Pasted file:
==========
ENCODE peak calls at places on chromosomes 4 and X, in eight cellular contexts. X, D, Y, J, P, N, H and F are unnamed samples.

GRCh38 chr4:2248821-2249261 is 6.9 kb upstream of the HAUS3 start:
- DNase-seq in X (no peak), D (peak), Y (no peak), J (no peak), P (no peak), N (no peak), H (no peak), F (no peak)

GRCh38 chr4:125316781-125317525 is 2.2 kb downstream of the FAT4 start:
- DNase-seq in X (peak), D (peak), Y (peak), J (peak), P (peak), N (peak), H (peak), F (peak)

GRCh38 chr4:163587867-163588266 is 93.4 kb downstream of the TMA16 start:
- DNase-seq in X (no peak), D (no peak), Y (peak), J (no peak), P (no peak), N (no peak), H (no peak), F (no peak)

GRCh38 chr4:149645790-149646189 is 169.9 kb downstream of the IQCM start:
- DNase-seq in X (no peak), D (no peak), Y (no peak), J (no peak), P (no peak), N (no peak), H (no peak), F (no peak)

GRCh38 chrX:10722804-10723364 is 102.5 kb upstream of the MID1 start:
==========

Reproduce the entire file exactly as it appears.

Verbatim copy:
ENCODE peak calls at places on chromosomes 4 and X, in eight cellular contexts. X, D, Y, J, P, N, H and F are unnamed samples.

GRCh38 chr4:2248821-2249261 is 6.9 kb upstream of the HAUS3 start:
- DNase-seq in X (no peak), D (peak), Y (no peak), J (no peak), P (no peak), N (no peak), H (no peak), F (no peak)

GRCh38 chr4:125316781-125317525 is 2.2 kb downstream of the FAT4 start:
- DNase-seq in X (peak), D (peak), Y (peak), J (peak), P (peak), N (peak), H (peak), F (peak)

GRCh38 chr4:163587867-163588266 is 93.4 kb downstream of the TMA16 start:
- DNase-seq in X (no peak), D (no peak), Y (peak), J (no peak), P (no peak), N (no peak), H (no peak), F (no peak)

GRCh38 chr4:149645790-149646189 is 169.9 kb downstream of the IQCM start:
- DNase-seq in X (no peak), D (no peak), Y (no peak), J (no peak), P (no peak), N (no peak), H (no peak), F (no peak)

GRCh38 chrX:10722804-10723364 is 102.5 kb upstream of the MID1 start: